With this kind of expansion, I think it’s wise to discuss what I believe is the right way for we laypeople (i.e.: the membership, volunteers or non-accredited ministers in a given church) to view such sprawling plans, as it is often with much trepidation that current generations of church-goers don’t always view “mega-churches” in the correct light.
I’ll also say that this isn’t about getting 100% agreement from any given church aficionado that they should belong to a large church; rather, that large churches are not just OK, but sometimes have the ministerial resources that smaller churches don’t have.
Let’s begin by defining what we’re actually talking about here. In the case of 12Stone church, it would generally be considered a multi-site church in which high-definition sermon content is live-streamed to four geographically dispersed (and online) campuses (having been on the church’s tech team for 4 years and now serving as a camera director at Central campus, I can attest to the dazzling array of both technology and volunteers we’ve been blessed to leverage).
For Bible studies, 12Stone invokes the cell group (i.e.: small group) concept. To date, we’ve successfully managed to see many such physical groups form and continue with a curriculum of instruction, as well as at least one virtual group begin to thrive.
When taking a look at 12Stone’s site, some might think that we are very “seeker-sensitive” in approach. In my opinion, however, 12Stone doesn’t exist to go out to the community and allow the community to determine the theological approach that the church will use (pastor/theologian John MacArthur presents what can be a very negative aspect of this approach when not including sound doctrine). Quite the contrary.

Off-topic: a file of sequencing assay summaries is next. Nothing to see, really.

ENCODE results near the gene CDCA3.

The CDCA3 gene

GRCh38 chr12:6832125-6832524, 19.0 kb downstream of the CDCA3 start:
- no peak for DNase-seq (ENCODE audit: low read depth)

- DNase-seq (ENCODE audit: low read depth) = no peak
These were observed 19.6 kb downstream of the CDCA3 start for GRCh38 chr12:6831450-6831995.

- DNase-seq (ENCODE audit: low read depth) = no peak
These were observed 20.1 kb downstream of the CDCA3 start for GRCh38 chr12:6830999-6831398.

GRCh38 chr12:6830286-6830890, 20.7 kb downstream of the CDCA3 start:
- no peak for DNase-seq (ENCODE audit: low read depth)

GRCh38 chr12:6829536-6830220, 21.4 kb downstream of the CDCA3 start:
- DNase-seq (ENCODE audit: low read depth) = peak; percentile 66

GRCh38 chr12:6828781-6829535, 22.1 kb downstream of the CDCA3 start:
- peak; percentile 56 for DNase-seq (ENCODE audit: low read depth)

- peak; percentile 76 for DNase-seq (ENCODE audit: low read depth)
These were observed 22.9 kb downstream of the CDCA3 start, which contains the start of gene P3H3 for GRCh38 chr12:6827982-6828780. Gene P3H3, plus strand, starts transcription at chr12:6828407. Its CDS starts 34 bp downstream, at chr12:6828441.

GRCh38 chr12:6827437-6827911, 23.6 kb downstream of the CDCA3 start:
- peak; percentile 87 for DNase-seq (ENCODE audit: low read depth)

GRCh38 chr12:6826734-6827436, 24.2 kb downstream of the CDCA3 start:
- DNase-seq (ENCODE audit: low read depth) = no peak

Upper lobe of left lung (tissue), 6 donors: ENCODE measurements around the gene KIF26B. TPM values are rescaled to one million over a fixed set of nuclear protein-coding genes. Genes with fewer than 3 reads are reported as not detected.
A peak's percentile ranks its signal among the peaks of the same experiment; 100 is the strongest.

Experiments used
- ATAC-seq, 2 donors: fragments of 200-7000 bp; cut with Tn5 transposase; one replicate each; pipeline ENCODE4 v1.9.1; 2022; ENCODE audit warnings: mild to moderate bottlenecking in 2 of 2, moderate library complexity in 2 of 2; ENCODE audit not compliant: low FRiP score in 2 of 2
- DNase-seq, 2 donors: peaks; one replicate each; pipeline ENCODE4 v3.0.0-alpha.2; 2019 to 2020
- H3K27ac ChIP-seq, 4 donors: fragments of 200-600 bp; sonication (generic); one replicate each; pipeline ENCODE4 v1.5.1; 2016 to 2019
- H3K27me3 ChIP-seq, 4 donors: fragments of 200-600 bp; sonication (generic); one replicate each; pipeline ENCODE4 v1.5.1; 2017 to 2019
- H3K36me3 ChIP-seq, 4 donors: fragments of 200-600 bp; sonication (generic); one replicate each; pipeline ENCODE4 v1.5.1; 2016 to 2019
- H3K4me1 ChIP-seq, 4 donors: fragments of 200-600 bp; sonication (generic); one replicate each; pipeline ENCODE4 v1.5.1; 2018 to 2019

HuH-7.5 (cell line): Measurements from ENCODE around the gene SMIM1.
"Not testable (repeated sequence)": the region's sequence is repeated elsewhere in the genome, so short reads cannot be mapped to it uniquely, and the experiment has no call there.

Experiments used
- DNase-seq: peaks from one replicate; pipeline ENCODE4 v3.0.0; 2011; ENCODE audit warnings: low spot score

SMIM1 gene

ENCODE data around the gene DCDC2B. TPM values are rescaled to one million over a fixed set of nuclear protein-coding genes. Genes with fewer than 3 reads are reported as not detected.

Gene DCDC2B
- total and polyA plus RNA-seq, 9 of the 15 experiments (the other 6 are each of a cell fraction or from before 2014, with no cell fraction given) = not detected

Many people may not realize that 12Stone is actually a member of the Wesleyan denomination (specifically, the South Coastal District). It is therefore an elder-governed, staff-led church that is highly dynamic in presentational approach yet quite conservative and evangelical in sermon messaging.
Therefore, how is 12Stone bucking a number of trends that essentially say that you can’t grow a big church without losing your head theologically? Our senior pastor, Kevin Myers (a.k.a.: “PK”), spelled out exactly where we are now going during the Wesleyan General Conference in 2012. This has culminated today in the Maxwell Leadership Center that is directly adjacent to 12Stone’s Sugarloaf Campus where resources are used for generating competent leaders and pastors of all willing denominations.
Perhaps the only remaining response over whether or not sizeable churches are “too big” is actually whether or not you’re comfortable with congregating with believers from over the centuries once Jesus returns. That should be one big party!
12Stone is an amazing example of what it means to be churched by leaders in the 21st century and, what’s more, demonstrating easily repeatable examples of how the entire membership can lead the community with a heart for Christ. And I’m personally very excited to see how the growth through to nine campuses — and beyond — will help to positively impact the community of northeastern Georgia.